Household Items and Foods that Harm Pets



By Robin White Ellis

Whether you are a dog or cat lover, a reptile person, or a bird connoisseur, most of us simply adore our pets! They are our friends, our babies and vital parts of the family. Pets provide us with companionship, comfort and unconditional love. With their cuddles and sloppy kisses, they bring happiness to our homes. Pets provide love and laughter, ultimately bringing family members even closer together while chuckling over the antics of a tail-chasing pooch or a kitty cat frantic over capturing that elusive red dot.

Most pet owners do their best to provide a safe home for their furry or feathery babies. We arrange our homes in much the same manner that new parents do for their first child. However, it is important to note that just because something is considered child-proof does not make it dog-proof. Animals have a deep curiosity regarding the world around them. They assuage this by exploring with their noses and mouths. Therein lies the danger. Scents and tastes are so vastly integral to their natures that it is much easier for them to get hold of something harmful.

Human food tempts pets like nothing else! The following list includes foods that can be extremely toxic to our pets:

  • onions and onion powder
  • yeast dough
  • tomato
  • potato
  • grapes
  • raisins
  • rhubarb
  • salt
  • avocado
  • macadamia nuts
  • coffee grounds
  • coffee beans
  • alcoholic beverages
  • chocolate
  • leftovers (chicken bones, for example, may shatter and become choking hazards)
  • sugarless gum

Common household items, such as string, yarn, rubber bands and dental floss, are potentially harmful to your pets as well. They are easy to swallow and can cause dangerous intestinal blockage. We must protect our pets from choking hazards as if they were human babies and toddlers! Toys with removable or small parts are big no-no’s! Even rawhide dog chews…which are easy to consider safe, since they are sold just for dogs…can result in choking or scratching of the throat from the small shards that break off as the dog chews. Fumes from non-stick cooking surfaces and self-cleaning ovens can be deadly to birds. Bird owners must always be cautious when using pump or aerosol sprays. Birds need to be kept away from the sprays and fumes.

Again, just as we would hide medications for a child, so we must do it for pets. Human medications, even simple over-the-counter pain relievers, can be deadly to animals. We must not assume that just because the bottle is child-proof, it is safe. My daughter was able to get into many supposed “child-proofed” items, and pets are no different! Insecticides and rodenticides are both designed to be appetizing as a lure to rodents and insects. Unfortunately, they appear the same way to dogs, cats, et cetera. Such products should never be used without first consulting a veterinarian.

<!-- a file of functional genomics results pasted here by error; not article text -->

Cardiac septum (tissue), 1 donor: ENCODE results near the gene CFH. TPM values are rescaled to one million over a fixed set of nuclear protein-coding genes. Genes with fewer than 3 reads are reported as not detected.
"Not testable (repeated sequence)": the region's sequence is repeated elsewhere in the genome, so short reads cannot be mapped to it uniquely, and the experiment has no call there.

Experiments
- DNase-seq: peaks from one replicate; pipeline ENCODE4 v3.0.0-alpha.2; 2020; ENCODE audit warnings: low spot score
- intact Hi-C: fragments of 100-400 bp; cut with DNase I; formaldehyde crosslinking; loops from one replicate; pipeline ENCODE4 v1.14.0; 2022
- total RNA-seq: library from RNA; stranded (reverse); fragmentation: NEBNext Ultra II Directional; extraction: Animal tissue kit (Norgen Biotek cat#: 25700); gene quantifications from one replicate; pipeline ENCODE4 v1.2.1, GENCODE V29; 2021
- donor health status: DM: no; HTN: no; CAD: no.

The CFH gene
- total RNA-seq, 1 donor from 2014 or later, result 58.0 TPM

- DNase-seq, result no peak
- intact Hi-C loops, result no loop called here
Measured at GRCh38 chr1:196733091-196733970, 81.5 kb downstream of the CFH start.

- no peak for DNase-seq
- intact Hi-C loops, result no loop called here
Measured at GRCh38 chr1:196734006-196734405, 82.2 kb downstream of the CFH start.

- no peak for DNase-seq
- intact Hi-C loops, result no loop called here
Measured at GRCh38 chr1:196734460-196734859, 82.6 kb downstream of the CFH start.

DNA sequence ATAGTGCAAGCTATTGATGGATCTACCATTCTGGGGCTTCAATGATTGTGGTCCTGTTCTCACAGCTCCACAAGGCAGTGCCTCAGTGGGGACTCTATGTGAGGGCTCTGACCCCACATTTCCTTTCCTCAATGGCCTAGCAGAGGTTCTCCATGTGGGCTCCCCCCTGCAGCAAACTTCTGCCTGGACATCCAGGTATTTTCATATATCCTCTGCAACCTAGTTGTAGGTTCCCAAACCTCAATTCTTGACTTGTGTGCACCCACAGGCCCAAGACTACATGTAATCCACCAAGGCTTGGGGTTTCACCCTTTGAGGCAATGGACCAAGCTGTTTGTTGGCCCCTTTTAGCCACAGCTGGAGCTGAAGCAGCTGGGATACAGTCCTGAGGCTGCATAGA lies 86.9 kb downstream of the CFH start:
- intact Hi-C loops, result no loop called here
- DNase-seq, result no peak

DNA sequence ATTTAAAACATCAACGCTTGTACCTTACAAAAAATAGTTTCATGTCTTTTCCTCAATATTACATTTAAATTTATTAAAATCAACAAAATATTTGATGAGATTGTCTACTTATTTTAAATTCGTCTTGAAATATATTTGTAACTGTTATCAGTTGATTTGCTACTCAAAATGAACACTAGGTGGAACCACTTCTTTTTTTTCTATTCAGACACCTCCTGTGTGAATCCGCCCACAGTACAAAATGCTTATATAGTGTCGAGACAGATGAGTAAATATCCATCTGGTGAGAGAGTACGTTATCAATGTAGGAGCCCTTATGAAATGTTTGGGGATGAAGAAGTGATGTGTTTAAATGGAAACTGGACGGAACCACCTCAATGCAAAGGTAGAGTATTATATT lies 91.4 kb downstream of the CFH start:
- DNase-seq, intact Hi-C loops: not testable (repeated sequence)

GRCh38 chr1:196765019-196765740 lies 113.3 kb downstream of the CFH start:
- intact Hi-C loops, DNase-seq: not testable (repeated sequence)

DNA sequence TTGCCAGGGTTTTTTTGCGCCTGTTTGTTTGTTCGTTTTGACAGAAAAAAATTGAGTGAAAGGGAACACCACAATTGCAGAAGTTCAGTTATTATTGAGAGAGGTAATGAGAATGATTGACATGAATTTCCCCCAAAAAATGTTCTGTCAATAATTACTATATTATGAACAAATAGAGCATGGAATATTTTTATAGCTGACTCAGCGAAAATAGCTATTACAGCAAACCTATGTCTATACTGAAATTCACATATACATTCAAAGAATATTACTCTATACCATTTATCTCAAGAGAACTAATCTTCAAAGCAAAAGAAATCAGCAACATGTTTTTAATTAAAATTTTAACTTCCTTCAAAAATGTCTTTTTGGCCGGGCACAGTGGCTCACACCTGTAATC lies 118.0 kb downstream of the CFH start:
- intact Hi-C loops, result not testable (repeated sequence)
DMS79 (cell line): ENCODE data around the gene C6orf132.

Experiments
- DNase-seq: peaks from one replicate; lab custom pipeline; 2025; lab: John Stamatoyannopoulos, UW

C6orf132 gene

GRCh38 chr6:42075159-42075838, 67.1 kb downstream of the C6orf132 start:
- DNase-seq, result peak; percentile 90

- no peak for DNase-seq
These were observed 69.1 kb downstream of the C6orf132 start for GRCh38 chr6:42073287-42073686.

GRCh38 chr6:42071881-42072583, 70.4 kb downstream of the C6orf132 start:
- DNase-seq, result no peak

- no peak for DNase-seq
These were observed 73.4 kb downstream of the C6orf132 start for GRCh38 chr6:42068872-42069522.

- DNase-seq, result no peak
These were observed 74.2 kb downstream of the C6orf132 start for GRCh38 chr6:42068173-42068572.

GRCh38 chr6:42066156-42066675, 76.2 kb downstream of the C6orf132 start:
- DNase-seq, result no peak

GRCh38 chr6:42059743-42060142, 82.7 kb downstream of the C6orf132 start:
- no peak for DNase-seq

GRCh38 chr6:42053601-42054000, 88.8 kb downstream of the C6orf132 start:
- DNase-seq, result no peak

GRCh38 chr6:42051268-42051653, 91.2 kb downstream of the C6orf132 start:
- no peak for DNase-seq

I will admit to putting up stockings for my pets this time of year! However, when decorating for the holidays, keep your little sweeties in mind. Mistletoe and poinsettia are dangerously toxic to pets. Holiday decorations and lights, depending on size and other factors, can become potential choking hazards and should be kept out of your pet’s reach.

It is necessary to be aware of the signs of poisoning, some of which are listlessness, abdominal pain, vomiting, diarrhea, muscle tremors, lack of coordination and fever. Keep in mind that no one knows your pet’s normal behavior like you do…your instincts are of paramount value when it comes to your pal’s health. If you believe your pet has been poisoned, immediately take him to your vet or, if after hours, an emergency animal clinic. You may also call the ASPCA Animal Poison Control Center’s hotline (888-426-4435), which is open twenty-four hours a day, seven days per week. Be prepared to provide the name of the item to which your pet was exposed, the amount of the item, and when it occurred. They will also need your pet’s species, breed, age, sex, weight and symptoms. There is a sixty-five dollar fee, so they will require your name, address, phone number and credit card information.

As a multiple pet owner…although I maintain that they own me…their safety is of paramount significance. Considering the joy and love they freely give to us, it isn’t too much to ask to keep them as secure as possible. Anatole France was quoted as saying, “Until one has loved an animal, a part of one’s soul remains un-awakened.” Personally, I agree with him.


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